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Tom Schaller nailed this one.  Take a look at David Brooks' spin on who delivered the Bush victory:

http://www.nytimes.com/2004/11/06/opinion/06brooks.html?hp
The Values-Vote Myth
By DAVID BROOKS

Every election year, we in the commentariat come up with a story line to explain the result, and the story line has to have two features. First, it has to be completely wrong. Second, it has to reassure liberals that they are morally superior to the people who just defeated them.

In past years, the story line has involved Angry White Males, or Willie Horton-bashing racists. This year, the official story is that throngs of homophobic, Red America values-voters surged to the polls to put George Bush over the top.

This theory certainly flatters liberals, and it is certainly wrong.

(more)

Here are the facts. As Andrew Kohut of the Pew Research Center points out, there was no disproportionate surge in the evangelical vote this year. Evangelicals made up the same share of the electorate this year as they did in 2000. There was no increase in the percentage of voters who are pro-life. Sixteen percent of voters said abortions should be illegal in all circumstances. There was no increase in the percentage of voters who say they pray daily.

It's true that Bush did get a few more evangelicals to vote Republican, but Kohut, whose final poll nailed the election result dead-on, reminds us that public opinion on gay issues over all has been moving leftward over the years. Majorities oppose gay marriage, but in the exit polls Tuesday, 25 percent of the voters supported gay marriage and 35 percent of voters supported civil unions. There is a big middle on gay rights issues, as there is on most social issues.

Much of the misinterpretation of this election derives from a poorly worded question in the exit polls. When asked about the issue that most influenced their vote, voters were given the option of saying "moral values." But that phrase can mean anything - or nothing. Who doesn't vote on moral values? If you ask an inept question, you get a misleading result.

The reality is that this was a broad victory for the president. Bush did better this year than he did in 2000 in 45 out of the 50 states. He did better in New York, Connecticut and, amazingly, Massachusetts. That's hardly the Bible Belt. Bush, on the other hand, did not gain significantly in the 11 states with gay marriage referendums.

"A broad victory for the president".  Yep, they're not happy with the wingnut evangelicals getting the credit.  Sounds like we have a winner, folks.  Divide and conquer...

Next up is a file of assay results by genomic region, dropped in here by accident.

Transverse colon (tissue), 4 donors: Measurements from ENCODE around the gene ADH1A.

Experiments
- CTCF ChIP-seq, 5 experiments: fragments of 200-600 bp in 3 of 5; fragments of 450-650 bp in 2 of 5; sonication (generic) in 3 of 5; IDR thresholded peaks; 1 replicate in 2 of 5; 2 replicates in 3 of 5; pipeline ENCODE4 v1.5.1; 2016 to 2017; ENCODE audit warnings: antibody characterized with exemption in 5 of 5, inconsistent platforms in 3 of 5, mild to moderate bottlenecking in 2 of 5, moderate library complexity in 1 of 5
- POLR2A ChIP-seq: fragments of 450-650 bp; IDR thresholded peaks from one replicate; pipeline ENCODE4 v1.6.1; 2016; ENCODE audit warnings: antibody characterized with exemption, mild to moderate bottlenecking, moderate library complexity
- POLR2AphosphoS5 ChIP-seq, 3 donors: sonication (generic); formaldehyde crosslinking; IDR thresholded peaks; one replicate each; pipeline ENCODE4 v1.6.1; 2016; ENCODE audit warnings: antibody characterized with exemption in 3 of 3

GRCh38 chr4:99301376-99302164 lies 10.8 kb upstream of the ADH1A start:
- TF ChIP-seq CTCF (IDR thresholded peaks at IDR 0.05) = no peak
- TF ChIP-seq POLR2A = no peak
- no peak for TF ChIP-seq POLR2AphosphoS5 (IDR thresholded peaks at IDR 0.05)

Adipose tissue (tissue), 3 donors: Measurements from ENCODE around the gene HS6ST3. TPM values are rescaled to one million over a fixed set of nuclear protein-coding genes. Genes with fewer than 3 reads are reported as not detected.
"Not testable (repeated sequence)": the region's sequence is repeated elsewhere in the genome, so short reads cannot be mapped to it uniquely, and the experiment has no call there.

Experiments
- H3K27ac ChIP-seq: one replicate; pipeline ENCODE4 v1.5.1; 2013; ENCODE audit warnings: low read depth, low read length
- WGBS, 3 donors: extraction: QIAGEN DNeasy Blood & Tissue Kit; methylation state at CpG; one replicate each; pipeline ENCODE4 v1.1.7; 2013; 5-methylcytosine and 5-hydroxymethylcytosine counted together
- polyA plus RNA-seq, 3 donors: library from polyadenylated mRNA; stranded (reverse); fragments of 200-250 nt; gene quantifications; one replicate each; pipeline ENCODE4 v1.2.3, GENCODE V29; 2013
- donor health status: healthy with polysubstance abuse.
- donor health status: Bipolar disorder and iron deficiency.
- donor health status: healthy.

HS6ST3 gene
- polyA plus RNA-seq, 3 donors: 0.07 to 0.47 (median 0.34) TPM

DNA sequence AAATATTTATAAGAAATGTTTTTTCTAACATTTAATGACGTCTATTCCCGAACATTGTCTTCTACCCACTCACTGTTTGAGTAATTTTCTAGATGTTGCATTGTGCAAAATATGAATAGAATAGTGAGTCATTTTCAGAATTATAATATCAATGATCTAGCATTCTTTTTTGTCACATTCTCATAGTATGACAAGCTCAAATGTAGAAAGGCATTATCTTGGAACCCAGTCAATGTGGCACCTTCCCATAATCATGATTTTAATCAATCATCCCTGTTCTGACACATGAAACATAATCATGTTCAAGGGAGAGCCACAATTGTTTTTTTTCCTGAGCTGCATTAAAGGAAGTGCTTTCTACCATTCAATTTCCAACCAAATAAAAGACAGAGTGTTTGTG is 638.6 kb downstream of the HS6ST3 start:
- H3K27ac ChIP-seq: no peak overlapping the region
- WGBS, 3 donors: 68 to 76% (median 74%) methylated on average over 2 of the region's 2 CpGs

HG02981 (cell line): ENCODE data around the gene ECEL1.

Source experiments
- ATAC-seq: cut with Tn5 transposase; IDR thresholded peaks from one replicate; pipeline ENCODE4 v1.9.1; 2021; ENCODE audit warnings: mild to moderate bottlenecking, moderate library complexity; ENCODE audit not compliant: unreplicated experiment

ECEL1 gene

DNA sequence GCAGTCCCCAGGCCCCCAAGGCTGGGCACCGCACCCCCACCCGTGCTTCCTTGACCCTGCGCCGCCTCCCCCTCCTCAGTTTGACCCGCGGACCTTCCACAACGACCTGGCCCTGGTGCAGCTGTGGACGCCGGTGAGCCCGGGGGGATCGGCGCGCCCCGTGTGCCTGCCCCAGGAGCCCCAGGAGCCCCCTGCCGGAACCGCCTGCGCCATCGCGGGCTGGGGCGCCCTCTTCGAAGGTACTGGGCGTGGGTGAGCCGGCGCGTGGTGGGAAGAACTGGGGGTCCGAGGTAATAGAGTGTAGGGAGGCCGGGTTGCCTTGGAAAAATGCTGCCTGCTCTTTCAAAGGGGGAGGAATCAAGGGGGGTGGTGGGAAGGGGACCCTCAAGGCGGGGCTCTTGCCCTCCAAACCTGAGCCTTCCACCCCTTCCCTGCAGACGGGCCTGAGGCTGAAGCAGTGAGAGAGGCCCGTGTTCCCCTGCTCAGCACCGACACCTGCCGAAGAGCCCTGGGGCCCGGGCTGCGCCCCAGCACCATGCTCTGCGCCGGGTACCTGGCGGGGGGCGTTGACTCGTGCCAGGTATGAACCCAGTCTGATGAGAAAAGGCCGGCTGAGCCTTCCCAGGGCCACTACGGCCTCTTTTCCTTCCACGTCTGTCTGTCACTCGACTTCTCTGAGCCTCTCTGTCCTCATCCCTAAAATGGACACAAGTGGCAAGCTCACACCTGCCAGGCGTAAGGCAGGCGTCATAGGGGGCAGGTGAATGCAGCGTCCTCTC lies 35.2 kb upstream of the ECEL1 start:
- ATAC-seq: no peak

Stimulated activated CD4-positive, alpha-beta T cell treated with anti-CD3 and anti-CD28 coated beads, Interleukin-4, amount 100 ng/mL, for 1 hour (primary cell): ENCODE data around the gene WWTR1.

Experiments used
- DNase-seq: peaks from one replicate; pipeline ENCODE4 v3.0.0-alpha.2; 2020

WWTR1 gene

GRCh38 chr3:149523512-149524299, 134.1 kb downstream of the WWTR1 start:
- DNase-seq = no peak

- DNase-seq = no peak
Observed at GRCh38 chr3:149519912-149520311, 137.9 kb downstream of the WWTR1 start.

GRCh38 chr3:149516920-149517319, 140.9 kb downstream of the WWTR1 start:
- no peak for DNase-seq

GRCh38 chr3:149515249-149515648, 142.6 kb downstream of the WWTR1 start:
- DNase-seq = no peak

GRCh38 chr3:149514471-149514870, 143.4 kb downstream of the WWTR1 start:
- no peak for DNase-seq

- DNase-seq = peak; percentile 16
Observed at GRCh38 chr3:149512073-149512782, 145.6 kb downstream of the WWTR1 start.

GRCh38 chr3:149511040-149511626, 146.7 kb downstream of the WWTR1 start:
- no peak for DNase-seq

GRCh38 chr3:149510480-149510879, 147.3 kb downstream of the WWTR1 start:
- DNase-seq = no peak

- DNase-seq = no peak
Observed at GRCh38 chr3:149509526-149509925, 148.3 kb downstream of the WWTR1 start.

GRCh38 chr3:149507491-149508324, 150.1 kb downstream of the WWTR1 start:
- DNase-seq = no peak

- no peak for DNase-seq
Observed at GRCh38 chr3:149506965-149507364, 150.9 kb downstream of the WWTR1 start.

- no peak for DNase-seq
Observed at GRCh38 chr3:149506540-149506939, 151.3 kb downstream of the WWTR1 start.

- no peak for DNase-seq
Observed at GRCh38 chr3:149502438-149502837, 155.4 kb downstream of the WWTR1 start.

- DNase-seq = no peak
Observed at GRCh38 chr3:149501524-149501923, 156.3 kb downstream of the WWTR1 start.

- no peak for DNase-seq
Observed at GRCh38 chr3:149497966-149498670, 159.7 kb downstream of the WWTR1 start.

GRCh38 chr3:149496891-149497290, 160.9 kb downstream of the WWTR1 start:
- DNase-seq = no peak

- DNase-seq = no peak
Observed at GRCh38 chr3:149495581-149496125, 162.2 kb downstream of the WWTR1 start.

Originally posted to Jonathan on Fri Nov 05, 2004 at 10:59 PM PST.

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Comment Preferences

  •  Perhaps we need to encourage this... (none)
    This didn't take long to get under Brooks' skin.  A little encouragement should help to enhance the divisions and slow down any adoption of a wingnut conservative agenda.

    Either that, or two years from now, we get to invite the non-evangelicals to come join us.

    Visit the Diary of the Lying Socialist Weasels, for commentary from the Original Progressive Web Warriors!

    by Jonathan on Fri Nov 05, 2004 at 10:58:53 PM PST

    •  I'm thinking that we should encourage (4.00)
      the evengelicals to ask for their due.  Liberals get blamed for a batch of crap that we could care less about.  One example being women prostituting themselves on Fox TV reality shows.  Let the broadcast TV be squeaky clean.  I'm getting damn tired of viagra and cialis ads myself.  Don't really want to have to explain to the kids why you would want to use them, and the idea of old people needing drugs to get it up so they can screw is more than even this 46 year old wants to think about while I'm watching a football game.  Not to mention erections that last more than 4 hours.

      I know I'm starting to think like Nader, but some of the asinine things the evangelicals want, like no birth control, could turn this country blue.  And why should we give our hard earned tax dollars to tv preachers in the name of the faith-based initiative?  Let's encourage Christians to ask for that, giving Jerry Falwell tax money is bound to scare up some mighty nice scandals.  And the businessmen that actually run the republican party don't want this crap any more than we do, and we should get them to be obvious about it.